When he sings, “I am the captain of my soul” on “Lonely No More”, the song resonates with echoes of Jack London more than Walt Whitman.
Probably because Bap Kennedy comes from the island of Ireland he writes his songs with metaphors of being shipwrecked and surrounded by the sea. How much one enjoys this record depends on how much tolerance one has for the manly nautical descriptions. The songs are about love more than the ocean, but the sounds of the sea are ever present. So when he sings, “I am the captain of my soul” on “Lonely No More”, the song resonates with echoes of Jack London more than Walt Whitman. Well, what would one expect of an album called The Sailor’s Revenge?
The maritime themes can be found in the instrumentation as well. Kennedy plays an acoustic guitar along with producer Mark Knopfler, and they're joined by Jerry Douglas and lap steel and dobro, Michael McGoldrick on flute, pipes, and whistle, and other talented players. There are strands of hornpipes and shanties woven through the tracks.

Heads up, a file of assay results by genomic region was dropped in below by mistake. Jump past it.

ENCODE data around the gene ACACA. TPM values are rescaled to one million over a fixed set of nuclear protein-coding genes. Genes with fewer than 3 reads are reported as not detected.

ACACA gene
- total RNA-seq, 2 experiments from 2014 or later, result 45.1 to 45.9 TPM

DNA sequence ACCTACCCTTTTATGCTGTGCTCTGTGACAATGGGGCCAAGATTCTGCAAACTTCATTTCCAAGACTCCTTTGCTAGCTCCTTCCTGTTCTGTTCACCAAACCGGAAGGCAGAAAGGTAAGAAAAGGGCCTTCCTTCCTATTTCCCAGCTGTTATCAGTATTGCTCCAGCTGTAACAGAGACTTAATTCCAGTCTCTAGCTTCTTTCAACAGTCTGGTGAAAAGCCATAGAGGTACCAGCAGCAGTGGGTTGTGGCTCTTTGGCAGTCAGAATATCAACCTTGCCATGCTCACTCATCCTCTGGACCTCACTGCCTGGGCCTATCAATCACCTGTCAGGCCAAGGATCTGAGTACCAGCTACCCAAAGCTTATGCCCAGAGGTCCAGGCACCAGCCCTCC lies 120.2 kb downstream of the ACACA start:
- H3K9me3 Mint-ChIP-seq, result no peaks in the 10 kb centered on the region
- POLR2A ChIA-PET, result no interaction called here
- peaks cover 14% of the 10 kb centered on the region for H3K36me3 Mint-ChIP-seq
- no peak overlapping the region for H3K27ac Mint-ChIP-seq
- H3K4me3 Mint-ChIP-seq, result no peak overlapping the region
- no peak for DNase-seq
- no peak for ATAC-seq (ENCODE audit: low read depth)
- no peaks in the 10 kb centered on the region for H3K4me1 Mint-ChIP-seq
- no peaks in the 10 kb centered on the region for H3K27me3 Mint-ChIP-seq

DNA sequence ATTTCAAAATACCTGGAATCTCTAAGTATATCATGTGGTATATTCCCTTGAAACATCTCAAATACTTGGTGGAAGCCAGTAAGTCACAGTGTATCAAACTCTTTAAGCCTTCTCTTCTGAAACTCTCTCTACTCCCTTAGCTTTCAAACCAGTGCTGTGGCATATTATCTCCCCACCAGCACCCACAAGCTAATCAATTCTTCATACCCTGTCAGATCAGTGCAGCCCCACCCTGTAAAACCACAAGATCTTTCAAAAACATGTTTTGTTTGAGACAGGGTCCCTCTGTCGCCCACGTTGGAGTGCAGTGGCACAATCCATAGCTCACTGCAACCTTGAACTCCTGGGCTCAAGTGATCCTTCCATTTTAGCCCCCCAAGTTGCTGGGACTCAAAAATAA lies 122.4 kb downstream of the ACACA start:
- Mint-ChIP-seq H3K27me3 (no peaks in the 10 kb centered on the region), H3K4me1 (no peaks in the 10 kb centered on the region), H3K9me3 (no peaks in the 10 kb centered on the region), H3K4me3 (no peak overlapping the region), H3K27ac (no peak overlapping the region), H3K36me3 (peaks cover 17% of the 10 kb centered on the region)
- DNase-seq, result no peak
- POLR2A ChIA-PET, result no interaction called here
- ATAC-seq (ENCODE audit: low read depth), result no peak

Some people, like Steve Earle fans, will find this album a revelation. Earle himself is a big Kennedy fan. And fans of Van Morrison will also heartily embrace this record. Morrison is also a big fan and has even written a song for Kennedy. Knopfler aficionados will welcome his constant presence exchanging licks or singing together with Kennedy. However, this album is unlikely to cross over to other audiences; the music is too insular. This may be the kind of record one would like to take on a desert island because of its themes, but even in landlocked conditions, one can always dream of being on the ocean while working in cubicles and living in suburbia.